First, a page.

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Wizards PA Announcer Having Fun Behind the Mic

For those wondering whose booming, melodic voice blares over Verizon Center’s public-address system during Washington Wizards home games, it’s Ralph Wesley.

Some fans who’ve attended the games stare, laugh and yell at the big screen above the court when Wesley contorts his face to yell his trademark opening-tip announcement: “It’s GAAAAAME TIIIIIME!”

Wesley, 33, joined the Wizards as the PA announcer the same year the team drafted John Wall in 2010, so he’s one of the few people inside the organization who’s seen Wall develop into a four-time All-Star point guard.

The District native, who graduated from Archbishop Carroll High School in Northeast, has a studio at his Northeast home to continue his pursuit as a full-time, voice-over artist.

He credits his education at Delaware State University in Dover as a broadcast journalism student for helping him perfect his craft, worked the microphone at basketball, football and even some soccer games.

The first time his voice boomed across Verizon Center at age 23 was for the Washington Mystics for three seasons, with part of them as an assistant PA announcer.

Since the Wizards play only 41 homes games, Wesley works part-time at ESPN 980 AM conducting voice-over and production work, as well as bestowing his talents on the Washington Redskins radio network.

However, fans don’t get to hear Wesley chant “DE-FENSE!” or “DEEE! CEEE! THREE!” during Friday night games because he started to observe the Sabbath, or holy day, about three years ago. He simply says, “I’m a Torah observant believer in the Messiah.”

In the meantime, if you can’t catch a game in person, you can listen for his voice on television. Check your local cable provider for specific channels.

Here are some thoughts from the husband of two children, ages 2½ and 9 months, in his own words:

As a 2005 HBCU graduate, what did Delaware State do for you to prepare for this job?

It’s a humbling experience coming from a small school that nurtured you like a family. Everybody knew who you were. What you get at an HBCU school is nothing you get anywhere else. I was able to experience and get better at my craft. I know that opportunity was unique to HBCU’s. Just knowing that and taking it to the NBA is very gratifying. Not a lot of people have come from HBCU’s and been able to make a mark in the NBA. There’s another guy…doing Charlotte Hornets games [Pat “Big Pat” Doughty who attended the University of Maryland Eastern Shore in Princess Anne, Maryland]. He called me the next day after I got the gig with the Wizards. That was cool.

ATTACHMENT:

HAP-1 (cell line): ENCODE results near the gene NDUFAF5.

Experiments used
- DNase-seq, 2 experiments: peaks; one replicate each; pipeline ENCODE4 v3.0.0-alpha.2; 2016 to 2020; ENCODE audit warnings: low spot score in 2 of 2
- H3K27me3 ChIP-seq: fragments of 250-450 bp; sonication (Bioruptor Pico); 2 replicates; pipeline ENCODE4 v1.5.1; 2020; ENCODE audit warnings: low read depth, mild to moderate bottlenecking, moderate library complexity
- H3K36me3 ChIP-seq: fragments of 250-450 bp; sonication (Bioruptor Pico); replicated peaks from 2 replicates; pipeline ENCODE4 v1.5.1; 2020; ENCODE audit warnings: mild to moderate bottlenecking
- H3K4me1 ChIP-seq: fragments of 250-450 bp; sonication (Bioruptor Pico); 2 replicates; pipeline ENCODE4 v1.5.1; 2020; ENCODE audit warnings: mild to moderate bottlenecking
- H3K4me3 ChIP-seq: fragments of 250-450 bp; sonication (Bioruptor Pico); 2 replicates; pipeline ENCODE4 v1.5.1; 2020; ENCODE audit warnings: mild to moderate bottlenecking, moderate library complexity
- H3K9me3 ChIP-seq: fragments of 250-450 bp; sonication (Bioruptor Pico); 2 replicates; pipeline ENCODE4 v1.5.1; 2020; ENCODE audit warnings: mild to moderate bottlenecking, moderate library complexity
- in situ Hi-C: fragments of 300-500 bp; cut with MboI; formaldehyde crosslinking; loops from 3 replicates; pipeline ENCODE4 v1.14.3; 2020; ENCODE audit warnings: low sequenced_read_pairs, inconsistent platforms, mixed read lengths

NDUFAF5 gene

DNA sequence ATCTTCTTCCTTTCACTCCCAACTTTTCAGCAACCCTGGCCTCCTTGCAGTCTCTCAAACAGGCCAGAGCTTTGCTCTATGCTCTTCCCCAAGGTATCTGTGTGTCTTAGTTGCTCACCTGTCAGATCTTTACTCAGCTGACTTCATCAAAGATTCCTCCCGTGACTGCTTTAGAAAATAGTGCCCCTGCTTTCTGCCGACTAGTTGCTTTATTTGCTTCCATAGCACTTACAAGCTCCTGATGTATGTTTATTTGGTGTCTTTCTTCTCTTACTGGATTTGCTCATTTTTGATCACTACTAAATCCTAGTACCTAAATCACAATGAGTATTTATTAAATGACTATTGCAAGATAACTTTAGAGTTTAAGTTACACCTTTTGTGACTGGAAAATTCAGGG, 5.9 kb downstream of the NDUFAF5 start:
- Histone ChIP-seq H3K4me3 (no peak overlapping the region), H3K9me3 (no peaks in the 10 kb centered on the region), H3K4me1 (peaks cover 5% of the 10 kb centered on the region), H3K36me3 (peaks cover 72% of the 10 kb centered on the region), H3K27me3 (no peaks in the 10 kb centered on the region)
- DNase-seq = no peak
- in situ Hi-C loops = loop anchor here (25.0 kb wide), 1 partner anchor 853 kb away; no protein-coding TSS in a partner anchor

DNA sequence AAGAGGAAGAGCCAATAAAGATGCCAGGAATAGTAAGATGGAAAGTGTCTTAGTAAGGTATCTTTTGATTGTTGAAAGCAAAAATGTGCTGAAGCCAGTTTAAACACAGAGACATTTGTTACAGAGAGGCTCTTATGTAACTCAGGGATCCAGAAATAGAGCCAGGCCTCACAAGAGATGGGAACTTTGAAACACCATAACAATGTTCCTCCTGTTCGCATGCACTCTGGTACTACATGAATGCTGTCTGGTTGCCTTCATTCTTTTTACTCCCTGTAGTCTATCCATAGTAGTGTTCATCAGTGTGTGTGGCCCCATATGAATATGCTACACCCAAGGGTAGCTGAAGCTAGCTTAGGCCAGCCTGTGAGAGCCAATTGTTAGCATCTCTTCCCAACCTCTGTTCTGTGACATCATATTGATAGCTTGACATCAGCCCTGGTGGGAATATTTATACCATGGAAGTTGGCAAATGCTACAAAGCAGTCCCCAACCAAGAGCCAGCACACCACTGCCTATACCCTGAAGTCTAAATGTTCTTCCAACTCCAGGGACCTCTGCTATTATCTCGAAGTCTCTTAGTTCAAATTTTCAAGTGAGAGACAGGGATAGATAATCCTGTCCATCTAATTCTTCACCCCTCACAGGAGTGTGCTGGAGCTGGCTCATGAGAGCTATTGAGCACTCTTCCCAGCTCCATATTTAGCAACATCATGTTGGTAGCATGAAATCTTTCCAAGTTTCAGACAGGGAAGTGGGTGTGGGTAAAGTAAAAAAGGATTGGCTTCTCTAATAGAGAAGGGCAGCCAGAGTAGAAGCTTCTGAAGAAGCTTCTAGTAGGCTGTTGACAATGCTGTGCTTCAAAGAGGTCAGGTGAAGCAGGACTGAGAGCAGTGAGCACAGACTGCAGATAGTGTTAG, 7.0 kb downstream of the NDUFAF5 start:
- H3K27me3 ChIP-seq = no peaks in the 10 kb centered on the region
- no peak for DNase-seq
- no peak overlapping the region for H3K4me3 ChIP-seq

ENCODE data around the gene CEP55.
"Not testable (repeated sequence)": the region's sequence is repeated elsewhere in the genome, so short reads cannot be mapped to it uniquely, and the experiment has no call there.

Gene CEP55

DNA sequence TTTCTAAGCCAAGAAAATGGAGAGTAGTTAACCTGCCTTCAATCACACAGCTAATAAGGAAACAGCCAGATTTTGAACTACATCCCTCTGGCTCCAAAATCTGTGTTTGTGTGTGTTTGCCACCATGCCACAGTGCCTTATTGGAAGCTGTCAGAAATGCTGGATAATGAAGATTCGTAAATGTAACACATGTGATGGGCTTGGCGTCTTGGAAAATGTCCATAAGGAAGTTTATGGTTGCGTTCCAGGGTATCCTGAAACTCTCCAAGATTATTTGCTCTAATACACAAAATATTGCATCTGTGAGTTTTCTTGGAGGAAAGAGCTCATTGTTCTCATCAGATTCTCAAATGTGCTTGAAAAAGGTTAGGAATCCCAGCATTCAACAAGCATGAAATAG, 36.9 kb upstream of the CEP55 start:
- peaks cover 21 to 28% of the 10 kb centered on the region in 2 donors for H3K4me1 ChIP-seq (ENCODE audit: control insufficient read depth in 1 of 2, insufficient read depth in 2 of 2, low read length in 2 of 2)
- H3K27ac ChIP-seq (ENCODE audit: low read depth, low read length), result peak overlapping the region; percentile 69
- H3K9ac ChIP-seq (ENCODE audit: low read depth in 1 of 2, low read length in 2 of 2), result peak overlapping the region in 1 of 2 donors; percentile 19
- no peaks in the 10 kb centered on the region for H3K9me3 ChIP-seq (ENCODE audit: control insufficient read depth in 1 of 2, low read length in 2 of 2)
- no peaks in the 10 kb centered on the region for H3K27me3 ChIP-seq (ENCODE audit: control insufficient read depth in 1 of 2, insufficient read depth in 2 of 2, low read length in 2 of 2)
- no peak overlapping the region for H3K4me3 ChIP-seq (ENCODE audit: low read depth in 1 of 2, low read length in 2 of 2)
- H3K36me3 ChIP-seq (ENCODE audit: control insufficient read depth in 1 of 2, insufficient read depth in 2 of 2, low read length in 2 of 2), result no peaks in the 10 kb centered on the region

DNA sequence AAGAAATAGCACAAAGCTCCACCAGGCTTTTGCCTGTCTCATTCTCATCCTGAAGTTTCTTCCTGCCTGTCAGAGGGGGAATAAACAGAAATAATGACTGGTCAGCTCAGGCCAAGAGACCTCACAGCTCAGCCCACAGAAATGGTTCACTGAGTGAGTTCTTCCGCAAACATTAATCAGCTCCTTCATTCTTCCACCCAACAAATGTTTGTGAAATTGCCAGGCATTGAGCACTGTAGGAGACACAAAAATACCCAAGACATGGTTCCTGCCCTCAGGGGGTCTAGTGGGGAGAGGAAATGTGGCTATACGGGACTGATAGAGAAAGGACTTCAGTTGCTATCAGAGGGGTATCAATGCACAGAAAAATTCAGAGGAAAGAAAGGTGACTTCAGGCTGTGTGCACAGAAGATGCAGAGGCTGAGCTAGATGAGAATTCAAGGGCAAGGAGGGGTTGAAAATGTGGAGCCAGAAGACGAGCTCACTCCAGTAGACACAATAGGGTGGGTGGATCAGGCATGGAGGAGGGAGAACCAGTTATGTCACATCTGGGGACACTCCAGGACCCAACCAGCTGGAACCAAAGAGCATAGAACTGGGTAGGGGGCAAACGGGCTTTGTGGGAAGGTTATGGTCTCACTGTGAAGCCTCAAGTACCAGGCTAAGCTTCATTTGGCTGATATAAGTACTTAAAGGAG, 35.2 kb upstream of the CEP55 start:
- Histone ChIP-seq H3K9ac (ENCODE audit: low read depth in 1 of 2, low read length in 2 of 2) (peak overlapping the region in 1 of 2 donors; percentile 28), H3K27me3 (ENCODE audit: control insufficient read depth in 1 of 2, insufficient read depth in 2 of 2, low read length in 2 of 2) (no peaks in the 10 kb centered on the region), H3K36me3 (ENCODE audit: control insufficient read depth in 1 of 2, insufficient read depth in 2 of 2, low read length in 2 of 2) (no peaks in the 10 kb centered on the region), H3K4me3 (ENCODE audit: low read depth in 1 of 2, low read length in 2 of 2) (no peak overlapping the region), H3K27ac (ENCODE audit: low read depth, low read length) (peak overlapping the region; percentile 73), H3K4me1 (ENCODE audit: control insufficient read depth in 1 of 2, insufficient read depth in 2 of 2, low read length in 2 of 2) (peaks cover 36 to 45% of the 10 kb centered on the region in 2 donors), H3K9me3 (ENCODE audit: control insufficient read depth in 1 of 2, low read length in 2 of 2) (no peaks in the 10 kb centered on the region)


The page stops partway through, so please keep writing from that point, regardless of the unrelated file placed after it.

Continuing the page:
What’s some of the best parts of your job?

Three little boys back in December or January made a sign that said, “I’m Ralph’s number one fan.” They wanted my autograph and sign their jerseys with Bradley Beal and John Wall [autographs on the jerseys]. I am just trying to relay information and keep the crowd entertained. I really get a kick out of stuff like that. I also love the game and also know the nuances. It is a fast game, especially sitting where I am. It is more of an entertainment value in the NBA a lot of people don’t get to know. You have to wait for a referee’s cue, then from a marketing standpoint during a timeout when there’s fan interactions. It’s a lot of work, but I enjoy it.

How has it been seeing John Wall progress as a player?

It’s funny that I’ve seen the growth of him as a player and a person. It’s been a pleasure to see him coming in as a shy kid with the weight of the city on his shoulders as the number one pick. He is saying, ‘this is my team.’ He’s not only getting better, but seeing his shooting percentage increase has been amazing. It has been pleasure being on this ride with him.

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William J. Ford – Washington Informer Staff Writer

I decided I wanted to become a better writer while attending Bowie State University and figured that writing for the school newspaper would help. I’m not sure how much it helped, but I enjoyed it so much I decided to keep on doing it, which I still thoroughly enjoy 20 years later. If I weren’t a journalist, I would coach youth basketball. Actually, I still play basketball, or at least try to play, once a week. My kryptonite is peanut butter. What makes me happy – seeing my son and two godchildren grow up. On the other hand, a bad call made by an official during a football or basketball game makes me throw up my hands and scream. Favorite foods include pancakes and scrambled eggs which I could eat 24-7. The strangest thing that’s ever happened to me, or more accurately the most painful, was when I was hit by a car on Lancaster Avenue in Philadelphia. If I had the power or money to change the world, I’d make sure everyone had three meals a day. And while I don’t have a motto or favorite quote, I continue to laugh which keeps me from driving myself crazy. You can reach me several ways: Twitter @jabariwill, Instagram will_iam.ford2281 or e-mail, wford@washingtoninformer.com

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